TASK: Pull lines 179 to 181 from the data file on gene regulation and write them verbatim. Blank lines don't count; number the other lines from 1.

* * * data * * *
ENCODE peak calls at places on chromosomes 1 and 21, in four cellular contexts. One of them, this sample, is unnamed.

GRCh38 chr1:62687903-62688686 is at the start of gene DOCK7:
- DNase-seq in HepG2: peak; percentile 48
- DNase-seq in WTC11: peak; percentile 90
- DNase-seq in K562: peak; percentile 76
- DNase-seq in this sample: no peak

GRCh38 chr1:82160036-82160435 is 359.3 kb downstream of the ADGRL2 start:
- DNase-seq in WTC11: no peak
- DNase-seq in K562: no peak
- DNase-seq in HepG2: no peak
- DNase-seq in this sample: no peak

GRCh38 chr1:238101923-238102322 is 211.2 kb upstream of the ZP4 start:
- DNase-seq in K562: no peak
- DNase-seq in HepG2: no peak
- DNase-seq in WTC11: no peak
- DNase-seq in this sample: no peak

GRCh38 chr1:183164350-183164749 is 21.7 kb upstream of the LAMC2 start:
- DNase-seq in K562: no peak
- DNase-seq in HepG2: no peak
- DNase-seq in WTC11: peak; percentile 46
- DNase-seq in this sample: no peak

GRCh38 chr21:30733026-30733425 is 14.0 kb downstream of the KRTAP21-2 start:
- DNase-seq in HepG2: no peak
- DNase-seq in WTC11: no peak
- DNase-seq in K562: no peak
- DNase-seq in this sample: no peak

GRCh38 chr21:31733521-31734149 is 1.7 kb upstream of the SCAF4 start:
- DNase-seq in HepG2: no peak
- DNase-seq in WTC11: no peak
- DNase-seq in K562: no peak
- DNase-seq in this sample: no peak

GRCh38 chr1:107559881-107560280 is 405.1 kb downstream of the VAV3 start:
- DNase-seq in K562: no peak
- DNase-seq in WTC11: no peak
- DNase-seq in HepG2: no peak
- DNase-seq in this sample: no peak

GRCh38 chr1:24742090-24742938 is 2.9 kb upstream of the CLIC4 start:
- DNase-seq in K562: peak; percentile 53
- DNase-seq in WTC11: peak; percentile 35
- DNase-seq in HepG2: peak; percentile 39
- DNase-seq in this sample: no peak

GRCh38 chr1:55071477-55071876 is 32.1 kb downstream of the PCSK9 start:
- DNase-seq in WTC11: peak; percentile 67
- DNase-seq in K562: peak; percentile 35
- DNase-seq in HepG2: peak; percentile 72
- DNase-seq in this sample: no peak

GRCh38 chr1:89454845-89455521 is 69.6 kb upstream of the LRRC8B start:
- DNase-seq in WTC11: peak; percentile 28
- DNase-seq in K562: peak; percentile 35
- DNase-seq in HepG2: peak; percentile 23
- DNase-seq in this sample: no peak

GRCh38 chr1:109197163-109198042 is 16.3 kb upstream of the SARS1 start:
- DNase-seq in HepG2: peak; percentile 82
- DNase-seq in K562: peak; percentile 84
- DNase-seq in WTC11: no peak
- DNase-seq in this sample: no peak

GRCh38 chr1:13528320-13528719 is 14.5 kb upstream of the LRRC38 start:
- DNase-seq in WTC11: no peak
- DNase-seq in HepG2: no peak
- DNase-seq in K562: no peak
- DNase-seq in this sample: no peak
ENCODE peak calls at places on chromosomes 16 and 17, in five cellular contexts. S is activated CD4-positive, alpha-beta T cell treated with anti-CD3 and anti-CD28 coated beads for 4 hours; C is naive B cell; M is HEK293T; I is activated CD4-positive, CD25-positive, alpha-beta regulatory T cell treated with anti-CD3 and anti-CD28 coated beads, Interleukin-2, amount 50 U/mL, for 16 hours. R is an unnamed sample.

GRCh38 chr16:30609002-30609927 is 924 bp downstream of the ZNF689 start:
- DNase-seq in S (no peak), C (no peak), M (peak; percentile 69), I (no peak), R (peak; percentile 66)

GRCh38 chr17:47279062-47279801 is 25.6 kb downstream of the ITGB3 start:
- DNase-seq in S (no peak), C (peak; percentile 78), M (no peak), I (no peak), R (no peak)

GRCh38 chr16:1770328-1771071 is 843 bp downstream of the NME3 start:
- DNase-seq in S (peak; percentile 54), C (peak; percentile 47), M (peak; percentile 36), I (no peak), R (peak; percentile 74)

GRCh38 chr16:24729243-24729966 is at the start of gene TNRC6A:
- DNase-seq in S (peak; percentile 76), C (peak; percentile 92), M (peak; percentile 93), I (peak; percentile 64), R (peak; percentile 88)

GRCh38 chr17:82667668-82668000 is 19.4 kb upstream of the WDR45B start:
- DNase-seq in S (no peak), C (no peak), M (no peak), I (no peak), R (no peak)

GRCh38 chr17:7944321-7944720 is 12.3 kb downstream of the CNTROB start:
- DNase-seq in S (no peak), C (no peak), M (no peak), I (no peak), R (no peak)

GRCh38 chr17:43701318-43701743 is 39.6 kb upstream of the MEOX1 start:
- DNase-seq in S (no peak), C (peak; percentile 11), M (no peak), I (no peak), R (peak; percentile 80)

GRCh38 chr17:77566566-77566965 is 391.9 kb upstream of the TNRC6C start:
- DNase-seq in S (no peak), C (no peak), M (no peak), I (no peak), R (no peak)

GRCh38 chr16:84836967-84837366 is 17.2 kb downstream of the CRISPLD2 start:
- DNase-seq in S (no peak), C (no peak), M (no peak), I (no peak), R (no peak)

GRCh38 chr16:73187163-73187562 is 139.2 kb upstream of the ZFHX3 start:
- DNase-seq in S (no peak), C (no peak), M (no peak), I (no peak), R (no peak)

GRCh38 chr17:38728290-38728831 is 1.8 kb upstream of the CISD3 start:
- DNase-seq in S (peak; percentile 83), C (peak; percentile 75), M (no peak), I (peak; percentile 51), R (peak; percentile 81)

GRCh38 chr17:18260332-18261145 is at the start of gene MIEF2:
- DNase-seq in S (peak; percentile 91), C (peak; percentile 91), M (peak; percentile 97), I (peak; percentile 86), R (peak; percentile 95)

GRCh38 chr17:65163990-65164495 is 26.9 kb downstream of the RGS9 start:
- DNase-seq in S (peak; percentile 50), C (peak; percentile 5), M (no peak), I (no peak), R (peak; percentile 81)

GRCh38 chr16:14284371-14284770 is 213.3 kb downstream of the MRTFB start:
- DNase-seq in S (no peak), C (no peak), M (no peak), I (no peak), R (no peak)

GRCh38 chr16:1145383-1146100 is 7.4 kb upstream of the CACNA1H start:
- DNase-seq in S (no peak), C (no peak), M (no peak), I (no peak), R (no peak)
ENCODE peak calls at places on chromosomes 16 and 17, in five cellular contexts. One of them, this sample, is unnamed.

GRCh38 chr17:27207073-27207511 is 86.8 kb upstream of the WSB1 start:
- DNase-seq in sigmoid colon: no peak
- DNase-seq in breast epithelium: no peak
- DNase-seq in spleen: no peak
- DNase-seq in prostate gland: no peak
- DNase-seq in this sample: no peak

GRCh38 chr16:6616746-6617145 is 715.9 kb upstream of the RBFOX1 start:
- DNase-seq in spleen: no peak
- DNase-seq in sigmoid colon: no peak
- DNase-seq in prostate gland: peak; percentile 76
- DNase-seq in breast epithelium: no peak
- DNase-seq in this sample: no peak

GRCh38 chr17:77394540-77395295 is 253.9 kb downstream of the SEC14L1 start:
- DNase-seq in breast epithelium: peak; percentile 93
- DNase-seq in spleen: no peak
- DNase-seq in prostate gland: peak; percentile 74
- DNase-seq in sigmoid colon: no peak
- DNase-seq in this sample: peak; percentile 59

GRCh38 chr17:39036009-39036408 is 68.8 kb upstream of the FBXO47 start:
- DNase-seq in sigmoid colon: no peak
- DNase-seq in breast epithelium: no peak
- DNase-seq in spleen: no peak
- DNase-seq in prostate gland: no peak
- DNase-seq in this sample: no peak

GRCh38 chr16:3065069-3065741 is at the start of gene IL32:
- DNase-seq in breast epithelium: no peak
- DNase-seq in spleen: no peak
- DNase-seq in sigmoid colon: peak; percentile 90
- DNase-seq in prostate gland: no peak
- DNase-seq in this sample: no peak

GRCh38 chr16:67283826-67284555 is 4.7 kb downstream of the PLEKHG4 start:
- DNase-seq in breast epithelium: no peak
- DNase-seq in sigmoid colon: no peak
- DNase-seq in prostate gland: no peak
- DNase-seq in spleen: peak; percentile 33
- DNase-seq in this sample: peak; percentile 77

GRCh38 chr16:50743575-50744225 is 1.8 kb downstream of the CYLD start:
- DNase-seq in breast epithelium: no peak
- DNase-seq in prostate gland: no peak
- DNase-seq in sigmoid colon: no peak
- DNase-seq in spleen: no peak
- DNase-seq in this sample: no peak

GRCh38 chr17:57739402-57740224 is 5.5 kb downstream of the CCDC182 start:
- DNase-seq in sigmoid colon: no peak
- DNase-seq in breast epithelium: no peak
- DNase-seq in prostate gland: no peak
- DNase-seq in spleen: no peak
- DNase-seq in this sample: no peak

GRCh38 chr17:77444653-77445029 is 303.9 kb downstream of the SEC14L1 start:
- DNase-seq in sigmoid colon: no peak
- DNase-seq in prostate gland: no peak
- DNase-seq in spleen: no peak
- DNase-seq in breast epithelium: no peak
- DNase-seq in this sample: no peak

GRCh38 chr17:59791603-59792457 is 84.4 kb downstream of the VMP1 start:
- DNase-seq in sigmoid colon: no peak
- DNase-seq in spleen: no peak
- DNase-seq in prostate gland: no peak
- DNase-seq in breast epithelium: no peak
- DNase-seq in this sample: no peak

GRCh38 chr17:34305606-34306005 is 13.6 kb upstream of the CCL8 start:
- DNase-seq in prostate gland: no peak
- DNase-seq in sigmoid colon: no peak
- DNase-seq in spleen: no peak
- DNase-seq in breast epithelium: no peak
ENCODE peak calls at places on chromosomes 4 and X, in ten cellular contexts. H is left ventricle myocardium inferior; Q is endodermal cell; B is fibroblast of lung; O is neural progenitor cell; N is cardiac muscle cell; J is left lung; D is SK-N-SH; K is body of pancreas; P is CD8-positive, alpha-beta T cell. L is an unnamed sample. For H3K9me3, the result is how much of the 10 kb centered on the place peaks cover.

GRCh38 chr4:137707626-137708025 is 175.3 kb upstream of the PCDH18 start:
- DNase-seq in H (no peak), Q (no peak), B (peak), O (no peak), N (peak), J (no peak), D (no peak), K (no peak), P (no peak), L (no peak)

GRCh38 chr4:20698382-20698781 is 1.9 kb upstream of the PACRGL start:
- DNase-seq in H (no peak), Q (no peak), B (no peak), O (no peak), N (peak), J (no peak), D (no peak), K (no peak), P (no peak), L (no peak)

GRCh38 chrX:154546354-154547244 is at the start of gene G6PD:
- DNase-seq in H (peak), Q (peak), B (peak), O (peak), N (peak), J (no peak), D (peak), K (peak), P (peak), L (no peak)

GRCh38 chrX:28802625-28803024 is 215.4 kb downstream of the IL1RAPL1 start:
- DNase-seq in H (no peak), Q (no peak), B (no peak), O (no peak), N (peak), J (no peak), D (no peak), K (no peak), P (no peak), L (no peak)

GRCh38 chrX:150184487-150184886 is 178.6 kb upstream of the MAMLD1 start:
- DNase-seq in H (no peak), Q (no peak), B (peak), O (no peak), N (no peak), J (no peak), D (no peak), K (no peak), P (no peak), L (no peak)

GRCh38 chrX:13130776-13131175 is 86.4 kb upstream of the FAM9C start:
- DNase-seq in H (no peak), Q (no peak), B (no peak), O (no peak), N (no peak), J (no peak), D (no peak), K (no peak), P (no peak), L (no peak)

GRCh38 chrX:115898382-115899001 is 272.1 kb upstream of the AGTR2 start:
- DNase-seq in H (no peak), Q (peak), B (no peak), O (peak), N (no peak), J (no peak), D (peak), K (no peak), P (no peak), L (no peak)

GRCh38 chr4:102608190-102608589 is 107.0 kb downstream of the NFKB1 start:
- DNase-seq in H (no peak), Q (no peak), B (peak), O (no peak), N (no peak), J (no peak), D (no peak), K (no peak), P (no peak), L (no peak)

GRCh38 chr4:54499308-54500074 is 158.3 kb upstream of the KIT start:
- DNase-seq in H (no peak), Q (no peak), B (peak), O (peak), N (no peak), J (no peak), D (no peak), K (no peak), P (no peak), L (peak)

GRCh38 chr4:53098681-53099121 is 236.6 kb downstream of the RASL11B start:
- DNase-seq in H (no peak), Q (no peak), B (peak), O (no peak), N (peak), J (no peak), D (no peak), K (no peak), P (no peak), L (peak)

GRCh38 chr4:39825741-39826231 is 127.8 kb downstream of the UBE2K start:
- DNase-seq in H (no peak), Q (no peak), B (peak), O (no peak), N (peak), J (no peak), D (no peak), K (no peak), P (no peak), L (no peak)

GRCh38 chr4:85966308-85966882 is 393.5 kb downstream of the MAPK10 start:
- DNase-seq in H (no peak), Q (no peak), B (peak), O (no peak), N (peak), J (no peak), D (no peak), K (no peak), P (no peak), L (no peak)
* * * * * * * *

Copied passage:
- DNase-seq in H (no peak), Q (no peak), B (peak), O (no peak), N (peak), J (no peak), D (no peak), K (no peak), P (no peak), L (peak)

GRCh38 chr4:39825741-39826231 is 127.8 kb downstream of the UBE2K start:
- DNase-seq in H (no peak), Q (no peak), B (peak), O (no peak), N (peak), J (no peak), D (no peak), K (no peak), P (no peak), L (no peak)